Provectus will bring an automated General Data Protection Regulation (GDPR) compliance solution to market this month. The solution focuses on data related aspects of the regulation, particularly interactions between individuals and organisations, and is based on distributed key management and blockchain based audit.
The solution is designed for start-ups and small to medium sized businesses that need to comply with GDPR, but don’t have resources for consultants and legal, or expertise in building robust compliance processes and policies. Customers do need to be relatively tech-savvy as the solution is provided as a suite of application programming interfaces (APIs) and requires some technical acumen to be integrated, although help can be provided by Squadex, Provectus’s parent and a technology consultancy and software engineering specialist.
Dima Kanevsky, product manager of Provectus, says: “Large companies are spending millions of dollars on GDPR compliance, but smaller companies can’t do that, so we have built an automated solution that is more efficient than manual processes, allows individuals to exert their rights under GDPR, logs data for audit purposes and doesn’t require expensive human input.”
The GDPR solution’s technology is tried and tested, and already in use in the US ensuring the privacy of sensitive financial data required for corporate tax purposes. GDPR compliance is limited to data interactions between individuals and organisations, which must fulfil their own Data Protection Impact Assessments (DPIA) and decide whether they need to appoint a Data Protection Officer in line with the regulation’s requirements.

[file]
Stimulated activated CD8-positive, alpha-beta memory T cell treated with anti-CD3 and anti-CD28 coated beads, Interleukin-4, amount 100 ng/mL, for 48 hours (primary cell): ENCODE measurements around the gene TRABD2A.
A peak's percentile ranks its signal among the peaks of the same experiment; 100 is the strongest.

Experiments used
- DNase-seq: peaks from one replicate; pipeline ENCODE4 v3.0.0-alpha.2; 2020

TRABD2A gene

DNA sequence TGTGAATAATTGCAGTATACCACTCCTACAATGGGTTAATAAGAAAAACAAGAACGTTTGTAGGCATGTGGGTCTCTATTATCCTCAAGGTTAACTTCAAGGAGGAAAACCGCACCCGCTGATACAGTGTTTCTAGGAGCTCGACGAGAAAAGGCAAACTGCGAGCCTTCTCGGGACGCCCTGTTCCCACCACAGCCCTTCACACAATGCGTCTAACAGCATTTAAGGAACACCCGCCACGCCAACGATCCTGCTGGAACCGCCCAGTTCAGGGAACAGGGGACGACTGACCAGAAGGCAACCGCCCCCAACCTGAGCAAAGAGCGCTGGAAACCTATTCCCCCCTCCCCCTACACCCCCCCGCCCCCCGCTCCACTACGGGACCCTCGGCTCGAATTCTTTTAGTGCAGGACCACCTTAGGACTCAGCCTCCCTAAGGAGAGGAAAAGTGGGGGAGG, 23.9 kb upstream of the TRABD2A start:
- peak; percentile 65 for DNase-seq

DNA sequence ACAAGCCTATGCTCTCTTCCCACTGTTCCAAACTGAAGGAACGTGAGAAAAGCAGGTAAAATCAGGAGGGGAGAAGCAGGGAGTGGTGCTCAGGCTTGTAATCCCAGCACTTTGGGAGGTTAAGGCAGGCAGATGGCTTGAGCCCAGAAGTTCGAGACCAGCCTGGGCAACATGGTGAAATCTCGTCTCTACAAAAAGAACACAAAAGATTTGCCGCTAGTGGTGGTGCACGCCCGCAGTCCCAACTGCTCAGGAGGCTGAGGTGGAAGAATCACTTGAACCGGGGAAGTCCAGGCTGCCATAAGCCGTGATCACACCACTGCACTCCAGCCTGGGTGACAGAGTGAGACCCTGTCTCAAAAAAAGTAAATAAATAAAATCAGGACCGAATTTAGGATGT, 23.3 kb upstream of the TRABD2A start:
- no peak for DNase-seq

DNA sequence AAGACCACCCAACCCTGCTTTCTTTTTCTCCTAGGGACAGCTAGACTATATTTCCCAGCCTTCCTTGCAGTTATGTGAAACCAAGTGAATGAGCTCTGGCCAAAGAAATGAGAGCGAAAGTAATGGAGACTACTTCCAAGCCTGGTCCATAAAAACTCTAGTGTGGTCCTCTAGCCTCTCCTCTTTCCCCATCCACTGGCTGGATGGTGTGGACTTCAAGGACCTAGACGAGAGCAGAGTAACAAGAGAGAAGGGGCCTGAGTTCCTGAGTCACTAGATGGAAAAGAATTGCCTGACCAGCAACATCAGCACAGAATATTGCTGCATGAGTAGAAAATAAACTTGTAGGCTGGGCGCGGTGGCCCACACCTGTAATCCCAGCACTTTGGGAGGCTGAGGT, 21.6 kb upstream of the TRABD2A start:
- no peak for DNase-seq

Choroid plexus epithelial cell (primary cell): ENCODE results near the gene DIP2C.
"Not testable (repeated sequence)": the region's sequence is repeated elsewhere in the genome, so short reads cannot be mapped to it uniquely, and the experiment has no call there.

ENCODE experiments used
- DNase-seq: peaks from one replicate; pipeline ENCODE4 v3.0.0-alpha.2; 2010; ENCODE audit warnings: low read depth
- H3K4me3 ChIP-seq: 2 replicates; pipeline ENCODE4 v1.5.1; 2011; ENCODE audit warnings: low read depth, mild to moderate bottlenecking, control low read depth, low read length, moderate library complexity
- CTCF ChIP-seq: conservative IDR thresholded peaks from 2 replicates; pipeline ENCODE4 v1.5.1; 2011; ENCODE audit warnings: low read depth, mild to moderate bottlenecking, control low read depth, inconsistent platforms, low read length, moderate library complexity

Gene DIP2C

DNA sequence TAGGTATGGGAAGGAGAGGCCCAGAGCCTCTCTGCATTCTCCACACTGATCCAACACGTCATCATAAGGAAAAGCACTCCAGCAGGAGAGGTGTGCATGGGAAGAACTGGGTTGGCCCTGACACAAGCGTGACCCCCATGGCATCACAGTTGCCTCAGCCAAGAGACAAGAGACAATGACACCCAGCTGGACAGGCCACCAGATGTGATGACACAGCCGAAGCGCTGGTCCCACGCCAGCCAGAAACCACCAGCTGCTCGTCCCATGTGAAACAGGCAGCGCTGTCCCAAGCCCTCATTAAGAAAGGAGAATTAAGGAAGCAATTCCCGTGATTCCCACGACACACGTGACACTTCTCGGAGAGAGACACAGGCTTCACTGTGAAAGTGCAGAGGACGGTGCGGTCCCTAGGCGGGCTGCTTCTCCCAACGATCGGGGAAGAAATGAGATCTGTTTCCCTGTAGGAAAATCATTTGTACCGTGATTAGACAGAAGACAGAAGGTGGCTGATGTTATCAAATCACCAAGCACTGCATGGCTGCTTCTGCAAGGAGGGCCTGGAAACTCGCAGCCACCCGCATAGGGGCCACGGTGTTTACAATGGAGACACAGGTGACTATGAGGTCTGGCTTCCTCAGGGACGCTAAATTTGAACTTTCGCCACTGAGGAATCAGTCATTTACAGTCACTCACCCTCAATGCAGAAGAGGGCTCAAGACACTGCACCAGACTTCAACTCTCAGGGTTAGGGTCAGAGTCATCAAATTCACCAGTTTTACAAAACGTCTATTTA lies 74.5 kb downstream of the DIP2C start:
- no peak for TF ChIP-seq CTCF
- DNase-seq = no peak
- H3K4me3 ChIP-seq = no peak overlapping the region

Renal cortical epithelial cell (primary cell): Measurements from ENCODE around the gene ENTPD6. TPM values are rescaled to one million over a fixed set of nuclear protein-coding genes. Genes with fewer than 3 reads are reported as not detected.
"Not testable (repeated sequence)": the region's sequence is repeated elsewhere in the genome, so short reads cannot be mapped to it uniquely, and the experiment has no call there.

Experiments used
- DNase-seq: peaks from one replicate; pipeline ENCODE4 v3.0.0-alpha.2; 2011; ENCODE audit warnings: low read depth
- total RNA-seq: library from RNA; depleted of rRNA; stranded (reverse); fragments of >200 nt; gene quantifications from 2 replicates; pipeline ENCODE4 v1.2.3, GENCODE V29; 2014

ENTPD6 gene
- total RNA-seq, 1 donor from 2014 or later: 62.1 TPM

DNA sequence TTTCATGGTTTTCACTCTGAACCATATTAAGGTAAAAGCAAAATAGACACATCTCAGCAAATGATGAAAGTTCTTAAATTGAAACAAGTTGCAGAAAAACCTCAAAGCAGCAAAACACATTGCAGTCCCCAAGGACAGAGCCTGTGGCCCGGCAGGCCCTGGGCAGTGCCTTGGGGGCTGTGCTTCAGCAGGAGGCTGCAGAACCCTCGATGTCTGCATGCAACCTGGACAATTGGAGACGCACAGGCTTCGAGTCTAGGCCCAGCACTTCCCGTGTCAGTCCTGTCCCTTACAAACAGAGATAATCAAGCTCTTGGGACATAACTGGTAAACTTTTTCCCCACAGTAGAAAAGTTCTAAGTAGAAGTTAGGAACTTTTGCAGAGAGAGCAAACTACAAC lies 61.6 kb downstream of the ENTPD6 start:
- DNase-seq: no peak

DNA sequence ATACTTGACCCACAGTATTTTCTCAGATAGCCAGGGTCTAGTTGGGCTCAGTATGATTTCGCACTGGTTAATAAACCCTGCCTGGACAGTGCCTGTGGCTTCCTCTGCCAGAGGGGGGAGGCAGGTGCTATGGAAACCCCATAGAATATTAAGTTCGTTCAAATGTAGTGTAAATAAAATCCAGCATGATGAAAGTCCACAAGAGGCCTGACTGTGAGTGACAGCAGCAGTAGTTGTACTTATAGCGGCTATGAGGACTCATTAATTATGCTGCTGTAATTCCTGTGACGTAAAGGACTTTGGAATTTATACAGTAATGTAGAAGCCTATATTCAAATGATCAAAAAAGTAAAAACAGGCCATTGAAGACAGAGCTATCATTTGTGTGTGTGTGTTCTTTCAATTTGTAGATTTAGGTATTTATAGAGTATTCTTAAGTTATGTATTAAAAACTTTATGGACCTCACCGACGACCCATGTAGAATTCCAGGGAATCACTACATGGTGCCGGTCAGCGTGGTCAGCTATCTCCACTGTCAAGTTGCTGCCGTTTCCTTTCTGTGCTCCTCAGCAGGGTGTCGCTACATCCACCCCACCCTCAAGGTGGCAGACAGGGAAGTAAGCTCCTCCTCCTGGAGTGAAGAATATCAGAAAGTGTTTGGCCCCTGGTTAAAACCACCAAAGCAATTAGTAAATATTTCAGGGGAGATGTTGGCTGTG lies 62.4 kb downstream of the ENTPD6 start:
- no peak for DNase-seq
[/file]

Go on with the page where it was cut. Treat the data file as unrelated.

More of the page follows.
Organisations and individuals interact through APIs, with individuals using devices such as mobile phones or a web application, and a key provided by the organisation to turn on or off consent to access their personal data. The key management solution encrypts data on a record-by-record basis and records of processing activities are kept on a cloud-based blockchain that keeps a log of users’ decisions on their data in an immutable way. Data from the blockchain can be extracted by users or authorities automatically, while the data encryption element of the key management system means any breaches of personal data lead only to anonymised data.
Yuri Vizitei, chief technology officer of Provectus, explains: “The core of the solution is distributed key management that allows individuals to control what personal data they provide to an organisation and access the information. The blockchain model is fit for purpose here as it provides an audit log rather than data storage that is subject to change.”
Provectus plans to price its GDPR solution on bands of numbers of active data users and says it has customers in the pipeline that will be up and running in time for GDPR compliance on May 25, 2018.
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